Predict monthly temperature for the years 1914 and 2014
In the first illustrative use of the fitted model, I’ll predict withinyear temperatures for two years — 1914 and 2014 — to look at how different the seasonal cycle is after a 100 years^{4} of climate change (time). The first step is to produce the values of the covariates that we want to predict at. In the snippet below I generate 100 1914
s followed by 100 2014
s for Year
, and within these years we have 100 evenlyspaced values on the interval (1,12) for nMonth
.
Next, the predict()
method generates predicted values for the new data pairs, with standard errors for each predicted value
The first transform()
adds fitted
, se
, and fYear
variables to pdat
for the predictions, their standard errors, and a factor for Year
that I’ll use in plotting shortly. The second transform()
call adds upper
and lower
variables containing the upper and lower pointwise confidence bounds, here for an approximate 95% interval.
A plot, using the ggplot2 package, of the predicted monthly temperatures for 1914 and 2014 is created in the next chunk. It’s a little involved as I wanted to modify a few things and change the name of the legend to make it look nice — I’ve commented the lines to indicate what they do
Looking at the plot, most of the action appears in the autumn and winter months.
Predict trends for each month, 1914–2014
The second use of the fitted model will be to predict trends in temperature for each month over the period 1914–2014. For this we need a different set of new values to predict at than before; here I repeat the values 1914–2012 twelve times each and the sequence 1, 2, …, 12 101 times, once per year of the period of interest.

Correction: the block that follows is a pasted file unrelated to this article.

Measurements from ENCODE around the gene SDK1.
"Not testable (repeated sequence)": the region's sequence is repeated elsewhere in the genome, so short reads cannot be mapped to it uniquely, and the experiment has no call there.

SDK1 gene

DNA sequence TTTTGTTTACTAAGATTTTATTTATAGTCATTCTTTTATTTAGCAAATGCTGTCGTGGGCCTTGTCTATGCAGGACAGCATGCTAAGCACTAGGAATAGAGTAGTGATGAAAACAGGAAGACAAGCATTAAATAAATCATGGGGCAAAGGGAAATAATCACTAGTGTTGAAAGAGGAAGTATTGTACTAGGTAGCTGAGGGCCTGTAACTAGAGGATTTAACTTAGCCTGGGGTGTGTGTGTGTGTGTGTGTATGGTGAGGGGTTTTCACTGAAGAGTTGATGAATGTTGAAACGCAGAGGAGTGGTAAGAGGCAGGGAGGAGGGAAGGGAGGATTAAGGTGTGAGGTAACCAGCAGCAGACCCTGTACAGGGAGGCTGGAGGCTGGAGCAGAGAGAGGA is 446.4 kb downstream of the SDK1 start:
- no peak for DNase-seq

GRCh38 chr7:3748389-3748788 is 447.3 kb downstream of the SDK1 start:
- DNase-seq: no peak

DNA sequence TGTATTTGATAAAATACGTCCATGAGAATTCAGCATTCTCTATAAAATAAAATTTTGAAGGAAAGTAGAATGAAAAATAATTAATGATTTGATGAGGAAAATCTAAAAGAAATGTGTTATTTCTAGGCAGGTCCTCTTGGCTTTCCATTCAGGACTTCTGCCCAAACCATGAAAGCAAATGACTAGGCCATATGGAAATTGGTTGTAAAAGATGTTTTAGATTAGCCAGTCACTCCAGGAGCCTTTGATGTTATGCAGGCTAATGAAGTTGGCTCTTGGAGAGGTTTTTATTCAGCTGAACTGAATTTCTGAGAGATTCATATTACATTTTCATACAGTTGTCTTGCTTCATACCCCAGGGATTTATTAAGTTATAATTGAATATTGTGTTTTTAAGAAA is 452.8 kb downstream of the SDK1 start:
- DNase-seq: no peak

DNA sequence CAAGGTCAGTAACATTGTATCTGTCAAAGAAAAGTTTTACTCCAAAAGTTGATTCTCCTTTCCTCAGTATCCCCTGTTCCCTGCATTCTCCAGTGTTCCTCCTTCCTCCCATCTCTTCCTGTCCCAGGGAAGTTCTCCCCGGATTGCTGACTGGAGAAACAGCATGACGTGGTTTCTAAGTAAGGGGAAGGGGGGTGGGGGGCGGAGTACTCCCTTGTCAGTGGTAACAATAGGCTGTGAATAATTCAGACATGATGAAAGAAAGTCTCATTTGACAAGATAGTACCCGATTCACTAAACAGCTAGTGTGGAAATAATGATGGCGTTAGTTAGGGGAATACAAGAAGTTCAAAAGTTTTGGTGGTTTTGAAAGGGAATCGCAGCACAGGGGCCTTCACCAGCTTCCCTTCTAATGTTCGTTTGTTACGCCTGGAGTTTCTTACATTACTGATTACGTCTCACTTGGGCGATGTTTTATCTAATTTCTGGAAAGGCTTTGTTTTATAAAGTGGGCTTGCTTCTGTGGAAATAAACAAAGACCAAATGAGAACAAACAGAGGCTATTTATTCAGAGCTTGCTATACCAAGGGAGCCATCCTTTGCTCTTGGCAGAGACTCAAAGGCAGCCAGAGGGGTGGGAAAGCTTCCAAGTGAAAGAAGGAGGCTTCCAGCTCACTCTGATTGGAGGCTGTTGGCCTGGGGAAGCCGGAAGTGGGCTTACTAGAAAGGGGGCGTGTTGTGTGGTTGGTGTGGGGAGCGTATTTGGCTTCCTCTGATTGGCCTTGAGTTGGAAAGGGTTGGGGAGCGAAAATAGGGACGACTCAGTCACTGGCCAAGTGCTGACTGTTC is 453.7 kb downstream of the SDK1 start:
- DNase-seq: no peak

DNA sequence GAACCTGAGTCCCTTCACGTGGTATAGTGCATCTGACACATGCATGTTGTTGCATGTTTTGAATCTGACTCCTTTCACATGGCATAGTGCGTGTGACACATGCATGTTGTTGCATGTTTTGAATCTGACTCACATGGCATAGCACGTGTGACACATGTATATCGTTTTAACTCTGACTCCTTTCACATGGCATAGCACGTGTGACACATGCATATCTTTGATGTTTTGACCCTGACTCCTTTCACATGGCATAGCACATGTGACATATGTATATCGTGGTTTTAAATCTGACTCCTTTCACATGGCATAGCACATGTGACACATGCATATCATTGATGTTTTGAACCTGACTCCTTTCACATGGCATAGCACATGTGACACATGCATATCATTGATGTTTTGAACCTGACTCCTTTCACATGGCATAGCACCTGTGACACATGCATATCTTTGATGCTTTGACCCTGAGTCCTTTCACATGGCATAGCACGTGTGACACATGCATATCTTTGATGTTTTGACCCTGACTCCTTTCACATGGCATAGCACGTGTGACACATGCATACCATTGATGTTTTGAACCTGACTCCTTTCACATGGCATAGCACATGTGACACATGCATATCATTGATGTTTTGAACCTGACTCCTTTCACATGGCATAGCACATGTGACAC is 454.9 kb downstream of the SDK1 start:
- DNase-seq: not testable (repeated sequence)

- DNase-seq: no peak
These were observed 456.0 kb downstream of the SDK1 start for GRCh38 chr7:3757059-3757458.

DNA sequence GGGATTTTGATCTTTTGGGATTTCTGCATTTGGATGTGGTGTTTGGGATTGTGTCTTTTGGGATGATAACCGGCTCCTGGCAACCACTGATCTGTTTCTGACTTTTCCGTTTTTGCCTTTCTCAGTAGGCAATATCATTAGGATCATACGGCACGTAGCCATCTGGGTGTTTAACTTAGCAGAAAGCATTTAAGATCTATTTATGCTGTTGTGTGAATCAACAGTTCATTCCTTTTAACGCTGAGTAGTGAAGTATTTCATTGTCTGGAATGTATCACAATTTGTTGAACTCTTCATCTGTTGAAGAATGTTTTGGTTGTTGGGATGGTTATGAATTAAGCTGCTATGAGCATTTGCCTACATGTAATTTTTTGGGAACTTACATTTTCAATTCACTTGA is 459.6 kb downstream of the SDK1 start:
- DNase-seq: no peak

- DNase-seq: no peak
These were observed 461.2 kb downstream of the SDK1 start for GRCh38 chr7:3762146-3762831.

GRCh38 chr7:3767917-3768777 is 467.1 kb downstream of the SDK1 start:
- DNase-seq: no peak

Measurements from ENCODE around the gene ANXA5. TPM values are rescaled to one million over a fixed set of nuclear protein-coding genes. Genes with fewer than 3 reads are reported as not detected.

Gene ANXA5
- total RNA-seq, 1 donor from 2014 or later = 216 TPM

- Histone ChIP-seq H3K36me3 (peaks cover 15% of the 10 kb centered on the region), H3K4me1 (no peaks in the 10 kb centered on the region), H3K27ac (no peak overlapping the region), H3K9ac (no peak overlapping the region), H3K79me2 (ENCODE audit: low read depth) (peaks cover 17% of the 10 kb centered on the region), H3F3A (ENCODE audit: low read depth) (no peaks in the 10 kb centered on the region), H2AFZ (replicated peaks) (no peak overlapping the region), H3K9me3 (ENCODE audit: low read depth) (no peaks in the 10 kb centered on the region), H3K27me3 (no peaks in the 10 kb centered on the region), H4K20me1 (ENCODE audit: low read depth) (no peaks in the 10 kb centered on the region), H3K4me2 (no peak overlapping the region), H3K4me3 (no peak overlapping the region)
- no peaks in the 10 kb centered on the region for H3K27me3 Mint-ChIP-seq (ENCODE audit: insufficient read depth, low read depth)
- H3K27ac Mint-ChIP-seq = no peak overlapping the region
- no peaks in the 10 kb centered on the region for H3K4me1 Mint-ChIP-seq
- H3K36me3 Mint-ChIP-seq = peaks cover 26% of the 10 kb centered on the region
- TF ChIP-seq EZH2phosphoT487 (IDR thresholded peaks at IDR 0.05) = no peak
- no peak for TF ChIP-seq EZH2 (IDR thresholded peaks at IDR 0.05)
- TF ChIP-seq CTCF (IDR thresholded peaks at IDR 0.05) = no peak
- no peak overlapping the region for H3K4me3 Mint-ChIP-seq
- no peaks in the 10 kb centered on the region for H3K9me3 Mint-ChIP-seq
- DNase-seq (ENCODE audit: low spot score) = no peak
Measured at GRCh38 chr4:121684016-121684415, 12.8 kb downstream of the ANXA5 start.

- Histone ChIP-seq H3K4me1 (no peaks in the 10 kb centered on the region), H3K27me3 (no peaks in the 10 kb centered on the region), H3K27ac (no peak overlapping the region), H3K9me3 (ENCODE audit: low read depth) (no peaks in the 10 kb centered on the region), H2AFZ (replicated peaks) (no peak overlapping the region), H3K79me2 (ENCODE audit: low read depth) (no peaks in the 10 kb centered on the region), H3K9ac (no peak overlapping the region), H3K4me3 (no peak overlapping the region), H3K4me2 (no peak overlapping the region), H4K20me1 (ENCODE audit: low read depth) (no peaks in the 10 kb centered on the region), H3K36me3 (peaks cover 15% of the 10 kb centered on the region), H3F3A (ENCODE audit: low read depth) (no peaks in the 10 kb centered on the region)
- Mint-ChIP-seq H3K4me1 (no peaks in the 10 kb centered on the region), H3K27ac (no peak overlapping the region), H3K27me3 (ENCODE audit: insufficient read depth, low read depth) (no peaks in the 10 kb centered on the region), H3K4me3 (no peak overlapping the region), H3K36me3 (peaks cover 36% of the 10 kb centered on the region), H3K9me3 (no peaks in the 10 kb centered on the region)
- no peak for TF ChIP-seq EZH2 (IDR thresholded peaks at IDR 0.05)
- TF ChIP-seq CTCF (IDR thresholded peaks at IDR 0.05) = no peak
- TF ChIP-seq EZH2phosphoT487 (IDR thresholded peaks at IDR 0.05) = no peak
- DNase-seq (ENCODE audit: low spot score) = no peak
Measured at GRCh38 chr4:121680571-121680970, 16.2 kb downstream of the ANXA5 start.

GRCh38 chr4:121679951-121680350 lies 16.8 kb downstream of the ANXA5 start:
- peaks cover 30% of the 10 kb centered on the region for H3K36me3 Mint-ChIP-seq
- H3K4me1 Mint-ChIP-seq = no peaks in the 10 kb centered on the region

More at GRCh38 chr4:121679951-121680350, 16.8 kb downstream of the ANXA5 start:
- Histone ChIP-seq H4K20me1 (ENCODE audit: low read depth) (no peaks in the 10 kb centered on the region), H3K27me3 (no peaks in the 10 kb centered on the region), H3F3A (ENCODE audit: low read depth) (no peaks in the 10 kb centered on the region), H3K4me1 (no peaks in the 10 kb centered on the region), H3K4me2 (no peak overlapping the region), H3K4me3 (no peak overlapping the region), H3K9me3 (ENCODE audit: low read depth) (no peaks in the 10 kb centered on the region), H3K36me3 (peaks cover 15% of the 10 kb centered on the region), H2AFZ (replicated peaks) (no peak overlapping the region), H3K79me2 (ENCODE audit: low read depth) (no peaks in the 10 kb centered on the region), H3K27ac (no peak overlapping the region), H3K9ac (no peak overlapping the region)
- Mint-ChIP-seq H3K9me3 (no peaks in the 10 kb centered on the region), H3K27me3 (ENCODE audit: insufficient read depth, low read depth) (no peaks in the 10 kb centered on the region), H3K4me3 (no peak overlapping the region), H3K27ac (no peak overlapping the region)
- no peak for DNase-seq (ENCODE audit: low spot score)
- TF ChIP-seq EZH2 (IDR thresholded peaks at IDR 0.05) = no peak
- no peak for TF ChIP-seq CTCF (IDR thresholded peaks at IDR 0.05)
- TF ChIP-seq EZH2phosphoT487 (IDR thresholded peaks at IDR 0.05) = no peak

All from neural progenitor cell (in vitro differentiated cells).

Next we repeat the earlier steps to predict from the model and set up an object for plotting with ggplot()
The first plot we’ll produce using these data is a plot of the trends faceted by fMonth
The impression that most of the action is in the autumn and winter is again very apparent.
Predict trends for each month, 1914–2014, by quarter
Another visualisation of the same predictions is to group the data by quarter/season. For that we set up a variable Quarter
in the pred2
data frame and assign particular months to the seasons.
Then we facet on Quarter
, and we need a legend to help identify the months, we do a little fiddling to get a nice name
Summary
In this post I’ve looked at how we can fit smooth models with smooth interactions between two variables. This allows the smooth effect one variable to vary as a smooth function of the second variable. This approach can be extended to additional variables as needed.
One of the things I’m not very happy with is the rather complex AR process in the model residuals. The AR(7) mopped up all the withinyear residual autocorrelation but it appears that there is a tradeoff here between fitting a more complex seasonal smooth or a more complex withinyear AR process.
An important aspect that I haven’t covered in this post is whether the interaction model is an improvement in fit over a purely additive model of a trend in temperature with the same seasonal cycle superimposed. I’ll look at how we can do that in part 2.

Note that this code assumes that samples are provided in the data in their time order within year. This is the case here, but if it isn’t, you could do
form = ~ nMonth  Year
to tellgamm()
about the correct ordering.↩ 
I’m just being lazy; I could fit these models in parallel with the parallel package, but I’m caching this code chunk so, meh…↩

Yes, yes, yes, I know it’s 101 years…↩